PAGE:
a Lawrencian interview
by Anne Tangeman
Joel Sanderson, computer whiz, artist, and long-time film archivist,
has resurrected the legacy of the late night TV horror fest, with
a twist, to Lawrences public access channel. Public access channel?
Yeschannel 99, which comes with basic cable, is usually a steady
stream of religious programming and QVC shopping shows. Joel was able
to land the sweet spot of 11 p.m. Friday nights to broadcast his Basement
Sublet of Horror, a classic late-night horror show complete
with scary host Gunther Dedmund. Sanderson frankensteins
an old horror filmcutting out the parts that drag and adding
in bits of film from industrial and educational films from years
gone by. Its classic fright-night fun with many surprises.
The debut episode featured Atom Age Vampire interspersed
with duck and cover nuclear preparedness films, how to
make the perfect cup of coffee, and a dainty bit with a 1950s teen
getting advice from her mom about burgeoning feelings towards boys.
Joel, who has been cutting up films for years with his Escape
Drive In and MT Pockets Budget Film Fest, spoke with me recently about
How did you come up with the host, Gunther Dedmund?
The characters come to me in dreams I have. Gunther Dedmund
the name was in a dreamhosting a TV show. This was a dream I
had in the early 80s. It always just kind of stuckand
that someday I wanted to do a TV show.
Did you ever do horror make-up and such when you were a kid?
Yeah. I had all the Famous Monsters of Filmland makeup magazines
I had all the stuff. I used to do like Harold
all sorts of gruesome things. I tried to take a course
in makeup in college but I was asked to leave because the instructor
didnt really like monster stuff.
Where do the films come from that you are using?
Im using some of the films I have but in order to broadcast
it, they all have to be public domain and they all have to have no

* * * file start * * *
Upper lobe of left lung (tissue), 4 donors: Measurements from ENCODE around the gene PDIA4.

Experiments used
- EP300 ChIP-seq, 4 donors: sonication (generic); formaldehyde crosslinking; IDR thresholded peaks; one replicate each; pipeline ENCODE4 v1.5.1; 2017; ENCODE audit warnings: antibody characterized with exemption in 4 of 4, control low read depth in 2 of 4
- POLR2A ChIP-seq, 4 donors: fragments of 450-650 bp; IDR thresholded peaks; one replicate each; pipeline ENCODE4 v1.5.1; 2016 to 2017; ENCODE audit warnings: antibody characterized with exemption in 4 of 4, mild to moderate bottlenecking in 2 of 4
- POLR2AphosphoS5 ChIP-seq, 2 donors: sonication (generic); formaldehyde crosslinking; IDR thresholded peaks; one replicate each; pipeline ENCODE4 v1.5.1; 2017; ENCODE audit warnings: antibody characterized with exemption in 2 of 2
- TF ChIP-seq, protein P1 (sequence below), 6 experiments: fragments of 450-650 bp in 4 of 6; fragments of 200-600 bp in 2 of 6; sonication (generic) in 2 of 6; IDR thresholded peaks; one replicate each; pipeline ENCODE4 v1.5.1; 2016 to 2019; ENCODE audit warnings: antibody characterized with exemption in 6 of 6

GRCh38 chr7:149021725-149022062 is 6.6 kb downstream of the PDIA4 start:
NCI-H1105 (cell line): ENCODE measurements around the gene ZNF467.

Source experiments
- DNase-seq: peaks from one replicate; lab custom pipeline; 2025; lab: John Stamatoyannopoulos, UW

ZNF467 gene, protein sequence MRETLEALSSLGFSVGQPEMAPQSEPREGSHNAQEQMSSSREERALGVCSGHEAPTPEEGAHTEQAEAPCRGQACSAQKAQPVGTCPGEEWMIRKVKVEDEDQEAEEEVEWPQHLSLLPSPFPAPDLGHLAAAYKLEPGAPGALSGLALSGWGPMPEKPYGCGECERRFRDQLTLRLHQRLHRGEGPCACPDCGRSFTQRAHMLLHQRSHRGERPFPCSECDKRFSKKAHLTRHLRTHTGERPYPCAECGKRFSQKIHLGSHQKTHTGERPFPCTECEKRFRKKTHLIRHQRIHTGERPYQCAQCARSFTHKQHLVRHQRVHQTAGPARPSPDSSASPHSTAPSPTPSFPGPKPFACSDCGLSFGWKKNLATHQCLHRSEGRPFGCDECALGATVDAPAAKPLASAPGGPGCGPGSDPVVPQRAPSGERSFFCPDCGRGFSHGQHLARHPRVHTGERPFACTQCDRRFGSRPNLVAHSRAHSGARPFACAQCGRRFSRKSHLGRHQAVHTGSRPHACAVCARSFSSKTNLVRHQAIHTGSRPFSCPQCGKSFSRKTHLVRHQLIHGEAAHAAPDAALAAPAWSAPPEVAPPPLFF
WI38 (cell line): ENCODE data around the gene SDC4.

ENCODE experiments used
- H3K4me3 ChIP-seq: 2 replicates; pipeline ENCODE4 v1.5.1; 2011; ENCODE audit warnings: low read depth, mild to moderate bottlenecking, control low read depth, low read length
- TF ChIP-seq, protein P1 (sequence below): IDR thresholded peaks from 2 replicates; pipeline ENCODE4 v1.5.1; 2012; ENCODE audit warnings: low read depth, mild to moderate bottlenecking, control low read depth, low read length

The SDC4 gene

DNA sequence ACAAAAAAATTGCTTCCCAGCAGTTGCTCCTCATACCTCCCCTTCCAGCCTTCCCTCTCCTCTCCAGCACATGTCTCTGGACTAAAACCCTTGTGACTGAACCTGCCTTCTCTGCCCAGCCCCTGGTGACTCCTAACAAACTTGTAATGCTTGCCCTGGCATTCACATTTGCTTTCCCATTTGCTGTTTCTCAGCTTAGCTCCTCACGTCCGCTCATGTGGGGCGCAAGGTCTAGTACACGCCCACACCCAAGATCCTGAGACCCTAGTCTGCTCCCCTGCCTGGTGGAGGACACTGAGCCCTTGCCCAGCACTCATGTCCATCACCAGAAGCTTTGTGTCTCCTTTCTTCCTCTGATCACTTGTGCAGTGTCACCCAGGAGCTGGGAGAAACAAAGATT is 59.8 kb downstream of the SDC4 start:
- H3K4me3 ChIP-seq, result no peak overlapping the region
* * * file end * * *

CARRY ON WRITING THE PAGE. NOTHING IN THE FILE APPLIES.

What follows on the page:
copyright restrictions. That eliminates a lot of stuff I already have.
(The room where BSOH is filmed) thats my work area in the basement.
Thats just one part of it too. I wanted to a more elaborate
show. The premise was about a TV set thats kind of evil or haunted.
If you were in the show say, youd walk in the back door and
there would be a TV with like a roulette wheel on it that spins around
and has letters that spell out a genre. If it spells out horror
the TV comes on and its Gunther Dedmund. Then theres a
science fiction host, an adventure host
I didnt really
want to be stuck in one genre, but in order to pull off the show,
the cheapest way was the horror one because my basement is a ready-made
set. I didnt have to build a set; I can just go down there and
turn the camera on. Everything else is more elaborate. If this goes
anywhere, like the next season, I might like to expand it into the
How long is the season?
Ten weeks; then theyre replayed. Ten weeks puts me to the
first week of school in fall, then the replays put me one week before
Halloween, so I can have a Halloween show.
What kind of cable access do people have to have to watch?
It used to be on a lower numbered channel but they just moved
public access to channel 99. At this time, as far as I know, theres
nothing but local religious programming on. I think Im the only
show that is something different, so they were actually kind of interestedthey
want more people to do stuff but theres a whole approval process
you have to go through. You cant do anything commercial, you
cant do anything political, so once you pass, and get producer
approval your public access produceryou can go ahead with
your show. The time slots just depend on when they have an opening.
For me they picked Friday at 11 p.m., which is perfect. Thats
what I wanted. They dont stay on past midnight, so that was
perfect. I was surprised that a lot of people applied for it, but
very few actually come through.
Its a lot of work.
I was shocked by how much work it really took.